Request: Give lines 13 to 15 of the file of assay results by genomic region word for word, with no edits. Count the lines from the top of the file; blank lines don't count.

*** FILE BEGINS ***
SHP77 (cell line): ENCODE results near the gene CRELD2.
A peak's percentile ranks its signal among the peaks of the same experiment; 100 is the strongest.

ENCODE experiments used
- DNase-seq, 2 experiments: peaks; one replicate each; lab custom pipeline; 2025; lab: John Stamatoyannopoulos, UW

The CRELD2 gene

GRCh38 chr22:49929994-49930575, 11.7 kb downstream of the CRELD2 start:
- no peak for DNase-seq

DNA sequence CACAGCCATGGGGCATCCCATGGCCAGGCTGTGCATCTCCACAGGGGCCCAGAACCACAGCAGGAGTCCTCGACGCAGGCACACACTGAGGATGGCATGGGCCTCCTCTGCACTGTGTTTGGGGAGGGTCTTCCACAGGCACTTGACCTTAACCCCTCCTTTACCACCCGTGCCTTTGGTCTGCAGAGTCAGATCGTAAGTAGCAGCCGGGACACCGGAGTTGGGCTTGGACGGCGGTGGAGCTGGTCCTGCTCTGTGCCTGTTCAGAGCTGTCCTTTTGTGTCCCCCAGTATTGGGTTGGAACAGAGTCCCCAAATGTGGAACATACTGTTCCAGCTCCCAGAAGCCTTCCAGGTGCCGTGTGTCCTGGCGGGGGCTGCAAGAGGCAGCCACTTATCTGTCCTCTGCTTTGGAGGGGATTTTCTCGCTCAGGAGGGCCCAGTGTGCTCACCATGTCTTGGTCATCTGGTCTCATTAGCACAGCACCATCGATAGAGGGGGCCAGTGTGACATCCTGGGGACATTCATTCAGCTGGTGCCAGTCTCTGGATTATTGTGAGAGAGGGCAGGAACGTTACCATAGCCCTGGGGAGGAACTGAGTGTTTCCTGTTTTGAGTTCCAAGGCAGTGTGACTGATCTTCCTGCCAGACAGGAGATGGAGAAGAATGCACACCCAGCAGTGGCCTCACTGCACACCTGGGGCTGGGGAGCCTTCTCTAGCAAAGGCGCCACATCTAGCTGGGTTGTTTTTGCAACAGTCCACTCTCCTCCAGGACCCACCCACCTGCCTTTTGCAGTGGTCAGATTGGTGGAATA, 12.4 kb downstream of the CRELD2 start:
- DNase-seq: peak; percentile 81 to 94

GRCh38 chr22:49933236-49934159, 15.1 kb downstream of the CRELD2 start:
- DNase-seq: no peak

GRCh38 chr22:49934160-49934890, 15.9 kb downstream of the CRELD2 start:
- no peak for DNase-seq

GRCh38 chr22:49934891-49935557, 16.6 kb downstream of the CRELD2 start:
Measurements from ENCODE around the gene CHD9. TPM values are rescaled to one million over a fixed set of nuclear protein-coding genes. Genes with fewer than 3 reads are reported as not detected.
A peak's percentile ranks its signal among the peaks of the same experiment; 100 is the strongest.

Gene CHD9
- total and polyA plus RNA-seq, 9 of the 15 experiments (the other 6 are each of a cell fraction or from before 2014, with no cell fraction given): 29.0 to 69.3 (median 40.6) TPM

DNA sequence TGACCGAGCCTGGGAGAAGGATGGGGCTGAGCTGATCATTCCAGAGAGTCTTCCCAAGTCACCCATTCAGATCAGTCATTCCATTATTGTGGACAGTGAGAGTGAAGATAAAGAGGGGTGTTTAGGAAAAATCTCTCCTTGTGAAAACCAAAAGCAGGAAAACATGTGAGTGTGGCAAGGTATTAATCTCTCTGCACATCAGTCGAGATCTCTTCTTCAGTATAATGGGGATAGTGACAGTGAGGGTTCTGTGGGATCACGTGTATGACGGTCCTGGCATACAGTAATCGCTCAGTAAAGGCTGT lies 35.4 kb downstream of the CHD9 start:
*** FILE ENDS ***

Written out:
- no peak for DNase-seq

GRCh38 chr22:49934891-49935557, 16.6 kb downstream of the CRELD2 start:
Measurements from ENCODE around the gene CHD9. TPM values are rescaled to one million over a fixed set of nuclear protein-coding genes. Genes with fewer than 3 reads are reported as not detected.